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How to dissect a squid, squish seaweed, and find your friends like whales do

Students test their homemade plankton to see which can stay in the water column the longest. Photo by Matthew Modoono/Northeastern University

Krystal Stevenson held a squid in front of her like an ice cream cone. She folded back its eight arms and two tentacles and dug her thumb and index finger into the circle of flesh in between them.

“This is where that beak is,” said Stevenson, who is an educator at the New England Aquarium. “You can already see that little black dot poking out. We’re going to take that whole section out.”

To a chorus of gasps and giggles, she drew out the squid’s beak and the surrounding tissue and muscle, trailing a 3-inch-long esophagus. The watching high school students on the third floor of Northeastern’s Curry Student Center quickly followed suit with their own squid, though some with more gusto than others.

While Northeastern students were on spring break, 275 high schoolers from 16 different schools gathered at the Boston campus to dig their hands into squid, seaweed, and paint; meet marine science professionals; and learn about challenges facing the ocean.

Students at the High School Marine Science Symposium dig their hands into squid, seaweed, and paint; meet marine science professionals; and learn about challenges facing the ocean. Photos by Matthew Modoono/Northeastern University

The High School Marine Science Symposium, co-hosted by Northeastern’s Marine Science Center and the Massachusetts Marine Educators, featured workshops and activities led by representatives of 25 ocean-oriented groups around New England. Students explored the problems of ocean acidification, plastic pollution, and sea level rise; built and tested their own versions of plankton; and practiced using sound to find one another the way whales do.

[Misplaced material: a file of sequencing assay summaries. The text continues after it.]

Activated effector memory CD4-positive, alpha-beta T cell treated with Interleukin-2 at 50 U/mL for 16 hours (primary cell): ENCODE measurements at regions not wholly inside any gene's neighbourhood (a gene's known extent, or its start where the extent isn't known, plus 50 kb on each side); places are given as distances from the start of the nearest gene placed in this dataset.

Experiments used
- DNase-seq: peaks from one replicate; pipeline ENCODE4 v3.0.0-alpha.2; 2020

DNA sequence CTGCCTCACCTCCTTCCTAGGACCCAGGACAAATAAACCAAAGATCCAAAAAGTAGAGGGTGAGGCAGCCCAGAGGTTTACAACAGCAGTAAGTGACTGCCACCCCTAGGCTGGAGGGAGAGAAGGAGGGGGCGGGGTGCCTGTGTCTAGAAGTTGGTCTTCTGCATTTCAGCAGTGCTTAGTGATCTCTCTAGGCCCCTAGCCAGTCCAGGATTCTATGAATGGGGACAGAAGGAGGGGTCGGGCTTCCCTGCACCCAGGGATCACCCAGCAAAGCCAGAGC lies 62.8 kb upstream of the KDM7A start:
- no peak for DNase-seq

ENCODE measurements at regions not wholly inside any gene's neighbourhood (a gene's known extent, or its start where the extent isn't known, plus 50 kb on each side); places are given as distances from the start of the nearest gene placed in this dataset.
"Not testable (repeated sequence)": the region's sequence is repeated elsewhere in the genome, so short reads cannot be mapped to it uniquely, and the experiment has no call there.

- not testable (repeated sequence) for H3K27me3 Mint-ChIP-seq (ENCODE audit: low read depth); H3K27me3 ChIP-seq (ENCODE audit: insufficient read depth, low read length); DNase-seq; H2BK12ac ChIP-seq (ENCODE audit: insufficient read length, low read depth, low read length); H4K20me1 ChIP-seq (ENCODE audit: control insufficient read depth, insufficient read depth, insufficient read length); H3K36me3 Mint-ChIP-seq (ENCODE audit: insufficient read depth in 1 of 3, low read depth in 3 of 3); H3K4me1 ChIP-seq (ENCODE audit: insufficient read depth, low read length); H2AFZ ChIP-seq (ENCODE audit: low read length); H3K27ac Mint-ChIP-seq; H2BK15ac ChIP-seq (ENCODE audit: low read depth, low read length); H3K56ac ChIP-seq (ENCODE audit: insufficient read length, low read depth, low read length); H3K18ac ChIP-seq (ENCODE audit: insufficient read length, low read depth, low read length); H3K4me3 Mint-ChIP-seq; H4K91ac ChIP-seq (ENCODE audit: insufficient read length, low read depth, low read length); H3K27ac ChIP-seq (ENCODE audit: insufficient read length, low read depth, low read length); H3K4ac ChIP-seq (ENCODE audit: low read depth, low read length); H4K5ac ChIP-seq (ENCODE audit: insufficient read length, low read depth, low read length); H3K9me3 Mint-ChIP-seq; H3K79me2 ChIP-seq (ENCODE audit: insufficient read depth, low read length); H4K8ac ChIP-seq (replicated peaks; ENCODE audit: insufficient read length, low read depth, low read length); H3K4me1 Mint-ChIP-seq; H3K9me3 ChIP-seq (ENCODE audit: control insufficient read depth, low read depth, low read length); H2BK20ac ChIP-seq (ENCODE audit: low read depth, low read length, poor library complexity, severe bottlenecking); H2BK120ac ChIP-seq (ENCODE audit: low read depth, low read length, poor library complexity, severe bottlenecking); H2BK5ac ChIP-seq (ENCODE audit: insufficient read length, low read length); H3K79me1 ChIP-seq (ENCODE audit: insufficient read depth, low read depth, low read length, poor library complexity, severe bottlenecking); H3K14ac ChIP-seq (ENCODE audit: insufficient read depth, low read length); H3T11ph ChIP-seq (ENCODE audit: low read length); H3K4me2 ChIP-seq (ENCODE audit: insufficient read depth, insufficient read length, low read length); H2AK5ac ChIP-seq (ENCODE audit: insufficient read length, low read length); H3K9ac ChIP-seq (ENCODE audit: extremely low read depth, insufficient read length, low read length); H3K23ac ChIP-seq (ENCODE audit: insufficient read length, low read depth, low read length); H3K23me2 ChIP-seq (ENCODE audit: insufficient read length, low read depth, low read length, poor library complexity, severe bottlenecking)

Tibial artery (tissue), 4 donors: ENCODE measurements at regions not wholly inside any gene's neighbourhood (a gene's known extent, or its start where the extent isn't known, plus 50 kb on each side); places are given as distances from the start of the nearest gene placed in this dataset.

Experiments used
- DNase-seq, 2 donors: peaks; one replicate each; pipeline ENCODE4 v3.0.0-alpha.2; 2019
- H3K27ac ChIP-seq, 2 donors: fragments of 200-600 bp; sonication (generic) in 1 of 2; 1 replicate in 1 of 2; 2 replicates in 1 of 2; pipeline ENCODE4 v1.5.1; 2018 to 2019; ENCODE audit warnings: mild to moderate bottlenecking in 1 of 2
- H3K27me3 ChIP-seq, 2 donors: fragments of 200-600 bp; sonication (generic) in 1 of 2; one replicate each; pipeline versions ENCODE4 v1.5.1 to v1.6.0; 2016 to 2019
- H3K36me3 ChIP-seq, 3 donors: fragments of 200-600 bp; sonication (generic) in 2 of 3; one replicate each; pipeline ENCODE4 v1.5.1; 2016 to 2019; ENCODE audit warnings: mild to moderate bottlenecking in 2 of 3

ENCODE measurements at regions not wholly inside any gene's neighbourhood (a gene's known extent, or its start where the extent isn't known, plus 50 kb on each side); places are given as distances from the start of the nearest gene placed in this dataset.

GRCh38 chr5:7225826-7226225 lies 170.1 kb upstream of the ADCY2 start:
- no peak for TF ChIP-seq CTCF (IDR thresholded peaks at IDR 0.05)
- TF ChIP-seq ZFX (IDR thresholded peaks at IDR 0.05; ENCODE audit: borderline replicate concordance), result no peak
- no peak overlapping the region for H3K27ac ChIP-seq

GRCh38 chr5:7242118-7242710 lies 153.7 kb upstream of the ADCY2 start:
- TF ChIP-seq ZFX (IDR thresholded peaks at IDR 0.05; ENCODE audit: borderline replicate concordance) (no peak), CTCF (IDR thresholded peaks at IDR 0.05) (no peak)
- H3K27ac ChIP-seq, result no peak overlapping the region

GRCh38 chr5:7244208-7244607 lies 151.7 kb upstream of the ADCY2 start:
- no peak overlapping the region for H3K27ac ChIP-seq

“By participating in these events, you get a new perspective, and you get exposure to skill sets that are going to help you in your future, regardless of what career you take,” said Geoffrey Trussell, director of the Marine Science Center, addressing the assembled students. “And maybe you’ll develop a passion for effecting some change on this planet.”

During the four-hour symposium, students had a chance to explore the “ocean fair” of activities set up at tables on the first floor of the Curry Center.

Students explored the problems of ocean acidification, plastic pollution, and sea level rise; built and tested their own versions of plankton; and practiced using sound to find each other the way whales do. Photos by Matthew Modoono/Northeastern University

“Biology is such a broad spectrum,” said Yonalis Rosario, a senior at Urban Science Academy. She had just finished an activity run by the Ocean Genome Legacy Center that showed students how to identify fish species with visual keys and DNA sequences. “It’s not just medical fields—it’s also the ocean. It was just interesting to see another side of bio.”

The event also featured a keynote speech from David Wiley, the research coordinator for the Stellwagen Bank National Marine Sanctuary, about the feeding styles of humpback whales. Wiley shared several videos taken from cameras suction-cupped to a whale’s back and explained how fishing gear and noise pollution from ships were affecting the animals.

He could research whales in a more remote location, Wiley said, but he said he believes the most interesting problems are where people and animals overlap.

“We have such a connection to the ocean,” said Emily Duwan, an outreach instructor at the Marine Science Center who organized this year’s event. “We can have such a big impact on it, and it can affect us so much,” she said.

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